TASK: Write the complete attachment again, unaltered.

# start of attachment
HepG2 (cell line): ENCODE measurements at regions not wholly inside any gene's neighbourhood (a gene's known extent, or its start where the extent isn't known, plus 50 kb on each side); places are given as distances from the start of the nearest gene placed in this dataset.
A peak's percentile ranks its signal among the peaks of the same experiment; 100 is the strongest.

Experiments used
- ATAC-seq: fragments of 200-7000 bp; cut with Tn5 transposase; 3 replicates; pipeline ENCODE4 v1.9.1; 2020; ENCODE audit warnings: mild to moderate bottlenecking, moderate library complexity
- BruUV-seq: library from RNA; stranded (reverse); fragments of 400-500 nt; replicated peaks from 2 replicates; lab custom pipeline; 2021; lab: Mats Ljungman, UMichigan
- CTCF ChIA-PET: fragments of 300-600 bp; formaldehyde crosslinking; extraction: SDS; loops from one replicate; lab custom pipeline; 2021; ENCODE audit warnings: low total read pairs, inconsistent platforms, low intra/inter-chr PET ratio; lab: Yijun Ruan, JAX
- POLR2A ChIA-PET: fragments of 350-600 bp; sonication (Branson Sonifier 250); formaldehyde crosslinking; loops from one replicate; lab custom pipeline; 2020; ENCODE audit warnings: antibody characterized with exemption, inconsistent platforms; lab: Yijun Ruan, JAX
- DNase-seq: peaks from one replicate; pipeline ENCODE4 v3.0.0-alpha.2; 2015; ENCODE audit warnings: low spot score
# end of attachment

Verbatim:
HepG2 (cell line): ENCODE measurements at regions not wholly inside any gene's neighbourhood (a gene's known extent, or its start where the extent isn't known, plus 50 kb on each side); places are given as distances from the start of the nearest gene placed in this dataset.
A peak's percentile ranks its signal among the peaks of the same experiment; 100 is the strongest.

Experiments used
- ATAC-seq: fragments of 200-7000 bp; cut with Tn5 transposase; 3 replicates; pipeline ENCODE4 v1.9.1; 2020; ENCODE audit warnings: mild to moderate bottlenecking, moderate library complexity
- BruUV-seq: library from RNA; stranded (reverse); fragments of 400-500 nt; replicated peaks from 2 replicates; lab custom pipeline; 2021; lab: Mats Ljungman, UMichigan
- CTCF ChIA-PET: fragments of 300-600 bp; formaldehyde crosslinking; extraction: SDS; loops from one replicate; lab custom pipeline; 2021; ENCODE audit warnings: low total read pairs, inconsistent platforms, low intra/inter-chr PET ratio; lab: Yijun Ruan, JAX
- POLR2A ChIA-PET: fragments of 350-600 bp; sonication (Branson Sonifier 250); formaldehyde crosslinking; loops from one replicate; lab custom pipeline; 2020; ENCODE audit warnings: antibody characterized with exemption, inconsistent platforms; lab: Yijun Ruan, JAX
- DNase-seq: peaks from one replicate; pipeline ENCODE4 v3.0.0-alpha.2; 2015; ENCODE audit warnings: low spot score